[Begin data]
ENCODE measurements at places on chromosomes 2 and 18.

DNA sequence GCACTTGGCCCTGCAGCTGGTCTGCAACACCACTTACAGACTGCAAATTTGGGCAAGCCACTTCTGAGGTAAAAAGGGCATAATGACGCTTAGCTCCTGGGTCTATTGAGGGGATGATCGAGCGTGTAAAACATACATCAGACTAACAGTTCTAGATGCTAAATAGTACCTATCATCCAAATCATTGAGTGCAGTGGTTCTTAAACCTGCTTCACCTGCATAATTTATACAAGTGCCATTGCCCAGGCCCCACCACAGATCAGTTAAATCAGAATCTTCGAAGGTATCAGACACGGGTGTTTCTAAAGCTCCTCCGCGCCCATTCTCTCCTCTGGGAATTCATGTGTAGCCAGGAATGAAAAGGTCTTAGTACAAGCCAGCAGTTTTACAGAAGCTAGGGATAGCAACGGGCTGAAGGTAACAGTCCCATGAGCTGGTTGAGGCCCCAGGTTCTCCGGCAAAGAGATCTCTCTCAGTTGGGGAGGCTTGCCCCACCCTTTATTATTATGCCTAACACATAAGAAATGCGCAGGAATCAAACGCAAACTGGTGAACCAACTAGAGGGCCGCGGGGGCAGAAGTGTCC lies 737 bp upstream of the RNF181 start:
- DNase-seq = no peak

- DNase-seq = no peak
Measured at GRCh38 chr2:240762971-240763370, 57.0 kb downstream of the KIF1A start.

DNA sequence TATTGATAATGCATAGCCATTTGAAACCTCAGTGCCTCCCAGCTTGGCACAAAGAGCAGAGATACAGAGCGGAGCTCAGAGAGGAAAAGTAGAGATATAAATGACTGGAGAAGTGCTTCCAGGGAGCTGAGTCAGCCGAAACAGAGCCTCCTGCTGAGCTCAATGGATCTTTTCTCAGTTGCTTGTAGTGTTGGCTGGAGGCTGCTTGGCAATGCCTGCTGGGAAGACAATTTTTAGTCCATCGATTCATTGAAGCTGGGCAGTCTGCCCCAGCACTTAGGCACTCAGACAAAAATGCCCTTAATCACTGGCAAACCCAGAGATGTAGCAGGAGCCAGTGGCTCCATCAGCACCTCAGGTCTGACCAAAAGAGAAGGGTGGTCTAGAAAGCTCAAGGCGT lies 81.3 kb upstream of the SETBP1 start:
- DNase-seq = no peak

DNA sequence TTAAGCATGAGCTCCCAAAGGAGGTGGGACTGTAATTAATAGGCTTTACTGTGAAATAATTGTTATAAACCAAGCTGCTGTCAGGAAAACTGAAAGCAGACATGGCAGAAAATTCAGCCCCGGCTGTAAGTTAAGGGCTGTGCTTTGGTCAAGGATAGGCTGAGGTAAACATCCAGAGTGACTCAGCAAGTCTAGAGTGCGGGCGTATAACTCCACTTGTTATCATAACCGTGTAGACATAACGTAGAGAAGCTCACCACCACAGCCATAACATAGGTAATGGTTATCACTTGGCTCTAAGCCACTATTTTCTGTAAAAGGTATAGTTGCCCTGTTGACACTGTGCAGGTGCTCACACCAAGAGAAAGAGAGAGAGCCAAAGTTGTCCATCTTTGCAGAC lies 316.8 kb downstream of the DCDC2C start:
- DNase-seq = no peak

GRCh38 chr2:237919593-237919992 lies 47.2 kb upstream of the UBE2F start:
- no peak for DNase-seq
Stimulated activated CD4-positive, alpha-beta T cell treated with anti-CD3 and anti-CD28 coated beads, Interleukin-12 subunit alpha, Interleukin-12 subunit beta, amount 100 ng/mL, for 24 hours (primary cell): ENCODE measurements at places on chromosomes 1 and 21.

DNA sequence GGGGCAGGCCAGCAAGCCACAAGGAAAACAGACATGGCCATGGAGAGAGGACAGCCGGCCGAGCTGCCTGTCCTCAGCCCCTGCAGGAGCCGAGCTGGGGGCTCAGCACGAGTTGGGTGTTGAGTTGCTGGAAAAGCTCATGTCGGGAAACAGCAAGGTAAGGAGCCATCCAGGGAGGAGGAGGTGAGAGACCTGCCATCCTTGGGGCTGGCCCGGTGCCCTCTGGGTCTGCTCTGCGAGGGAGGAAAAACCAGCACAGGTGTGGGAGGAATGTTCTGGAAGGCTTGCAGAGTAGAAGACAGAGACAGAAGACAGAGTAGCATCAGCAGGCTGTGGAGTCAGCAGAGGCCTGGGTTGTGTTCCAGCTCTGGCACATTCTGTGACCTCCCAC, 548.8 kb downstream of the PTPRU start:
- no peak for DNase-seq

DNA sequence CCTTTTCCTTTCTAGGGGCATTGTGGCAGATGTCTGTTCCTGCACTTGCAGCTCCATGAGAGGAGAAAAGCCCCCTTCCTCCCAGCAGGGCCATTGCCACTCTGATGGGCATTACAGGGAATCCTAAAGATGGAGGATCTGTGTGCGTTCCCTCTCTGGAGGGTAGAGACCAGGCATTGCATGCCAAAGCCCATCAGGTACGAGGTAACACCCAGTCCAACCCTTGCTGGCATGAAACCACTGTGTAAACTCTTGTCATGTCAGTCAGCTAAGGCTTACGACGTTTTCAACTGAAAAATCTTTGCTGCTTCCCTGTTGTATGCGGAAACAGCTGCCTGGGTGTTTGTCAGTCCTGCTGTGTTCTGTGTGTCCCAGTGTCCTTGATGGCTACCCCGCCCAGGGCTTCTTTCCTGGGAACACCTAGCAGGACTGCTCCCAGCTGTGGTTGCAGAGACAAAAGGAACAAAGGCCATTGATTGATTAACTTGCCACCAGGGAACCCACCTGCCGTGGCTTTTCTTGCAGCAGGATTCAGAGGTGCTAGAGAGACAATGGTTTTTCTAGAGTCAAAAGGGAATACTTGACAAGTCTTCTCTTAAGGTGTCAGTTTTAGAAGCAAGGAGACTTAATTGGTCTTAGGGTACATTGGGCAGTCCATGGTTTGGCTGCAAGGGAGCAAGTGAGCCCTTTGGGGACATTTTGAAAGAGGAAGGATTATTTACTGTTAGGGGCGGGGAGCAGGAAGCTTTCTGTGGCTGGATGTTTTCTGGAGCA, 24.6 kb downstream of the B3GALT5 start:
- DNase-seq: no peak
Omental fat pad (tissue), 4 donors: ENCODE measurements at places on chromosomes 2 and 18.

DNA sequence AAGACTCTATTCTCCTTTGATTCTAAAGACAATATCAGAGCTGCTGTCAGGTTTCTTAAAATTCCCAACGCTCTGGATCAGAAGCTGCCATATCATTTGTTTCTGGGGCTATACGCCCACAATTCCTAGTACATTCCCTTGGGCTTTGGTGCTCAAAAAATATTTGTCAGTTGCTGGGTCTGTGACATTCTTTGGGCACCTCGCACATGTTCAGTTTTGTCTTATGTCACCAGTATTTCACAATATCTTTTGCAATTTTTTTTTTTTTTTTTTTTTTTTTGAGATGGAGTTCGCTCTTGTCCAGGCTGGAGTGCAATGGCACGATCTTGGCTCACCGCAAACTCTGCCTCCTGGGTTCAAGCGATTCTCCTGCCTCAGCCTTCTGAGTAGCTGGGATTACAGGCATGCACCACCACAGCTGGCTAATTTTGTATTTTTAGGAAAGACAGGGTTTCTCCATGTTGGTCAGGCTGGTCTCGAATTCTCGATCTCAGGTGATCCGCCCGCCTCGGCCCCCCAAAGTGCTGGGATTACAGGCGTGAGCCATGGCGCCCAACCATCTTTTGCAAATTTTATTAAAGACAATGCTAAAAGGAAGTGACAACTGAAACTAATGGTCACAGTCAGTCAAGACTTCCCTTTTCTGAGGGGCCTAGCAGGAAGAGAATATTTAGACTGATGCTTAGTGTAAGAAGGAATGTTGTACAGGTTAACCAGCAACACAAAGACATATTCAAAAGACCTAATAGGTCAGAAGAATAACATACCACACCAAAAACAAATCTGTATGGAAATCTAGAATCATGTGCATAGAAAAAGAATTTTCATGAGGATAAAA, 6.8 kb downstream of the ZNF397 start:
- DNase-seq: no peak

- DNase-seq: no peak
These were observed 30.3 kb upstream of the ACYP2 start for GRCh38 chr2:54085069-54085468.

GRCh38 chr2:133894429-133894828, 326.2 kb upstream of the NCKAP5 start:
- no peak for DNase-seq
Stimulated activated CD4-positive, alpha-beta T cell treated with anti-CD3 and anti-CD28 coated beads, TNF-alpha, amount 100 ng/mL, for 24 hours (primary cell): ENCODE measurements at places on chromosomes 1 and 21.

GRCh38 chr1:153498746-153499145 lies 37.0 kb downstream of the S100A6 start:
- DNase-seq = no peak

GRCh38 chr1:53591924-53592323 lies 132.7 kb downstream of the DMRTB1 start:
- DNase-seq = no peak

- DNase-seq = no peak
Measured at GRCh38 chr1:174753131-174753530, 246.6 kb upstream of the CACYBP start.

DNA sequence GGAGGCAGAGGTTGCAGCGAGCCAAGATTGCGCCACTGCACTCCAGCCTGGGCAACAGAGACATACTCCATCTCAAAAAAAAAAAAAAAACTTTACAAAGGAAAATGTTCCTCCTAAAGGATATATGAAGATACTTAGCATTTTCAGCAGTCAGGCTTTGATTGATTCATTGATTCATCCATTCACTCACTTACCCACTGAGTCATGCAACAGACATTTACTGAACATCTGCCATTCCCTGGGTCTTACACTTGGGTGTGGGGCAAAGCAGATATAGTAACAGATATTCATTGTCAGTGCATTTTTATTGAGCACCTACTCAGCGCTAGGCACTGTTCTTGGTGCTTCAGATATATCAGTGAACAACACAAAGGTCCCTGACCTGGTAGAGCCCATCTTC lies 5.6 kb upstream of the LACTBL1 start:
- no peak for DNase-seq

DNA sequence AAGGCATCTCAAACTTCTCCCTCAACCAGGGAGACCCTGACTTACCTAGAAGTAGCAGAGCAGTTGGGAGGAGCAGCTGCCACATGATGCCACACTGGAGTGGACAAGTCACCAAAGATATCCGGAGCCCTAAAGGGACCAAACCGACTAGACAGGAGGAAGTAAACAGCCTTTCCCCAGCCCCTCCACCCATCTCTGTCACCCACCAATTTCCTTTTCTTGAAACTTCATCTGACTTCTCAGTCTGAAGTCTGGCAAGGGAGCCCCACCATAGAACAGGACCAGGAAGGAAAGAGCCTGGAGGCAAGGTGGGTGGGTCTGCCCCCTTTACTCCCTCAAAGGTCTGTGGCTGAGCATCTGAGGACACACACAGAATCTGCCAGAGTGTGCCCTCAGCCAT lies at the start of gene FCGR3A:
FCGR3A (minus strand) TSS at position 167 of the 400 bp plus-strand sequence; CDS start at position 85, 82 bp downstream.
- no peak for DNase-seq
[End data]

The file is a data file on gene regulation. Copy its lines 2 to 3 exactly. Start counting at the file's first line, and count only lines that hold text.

DNA sequence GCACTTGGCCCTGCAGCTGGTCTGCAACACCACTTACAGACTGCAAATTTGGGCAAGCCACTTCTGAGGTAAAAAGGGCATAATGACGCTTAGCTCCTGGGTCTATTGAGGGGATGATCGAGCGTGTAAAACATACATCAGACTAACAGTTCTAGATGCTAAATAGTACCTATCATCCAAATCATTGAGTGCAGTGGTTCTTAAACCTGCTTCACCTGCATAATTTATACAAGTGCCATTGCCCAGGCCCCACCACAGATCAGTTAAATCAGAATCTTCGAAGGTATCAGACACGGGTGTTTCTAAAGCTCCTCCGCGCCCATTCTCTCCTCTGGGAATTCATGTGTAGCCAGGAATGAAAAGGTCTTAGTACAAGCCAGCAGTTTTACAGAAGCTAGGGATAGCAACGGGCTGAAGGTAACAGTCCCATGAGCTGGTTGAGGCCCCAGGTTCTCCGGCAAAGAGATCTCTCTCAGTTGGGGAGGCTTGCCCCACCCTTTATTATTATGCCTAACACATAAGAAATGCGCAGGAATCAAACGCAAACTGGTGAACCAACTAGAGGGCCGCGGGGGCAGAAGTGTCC lies 737 bp upstream of the RNF181 start:
- DNase-seq = no peak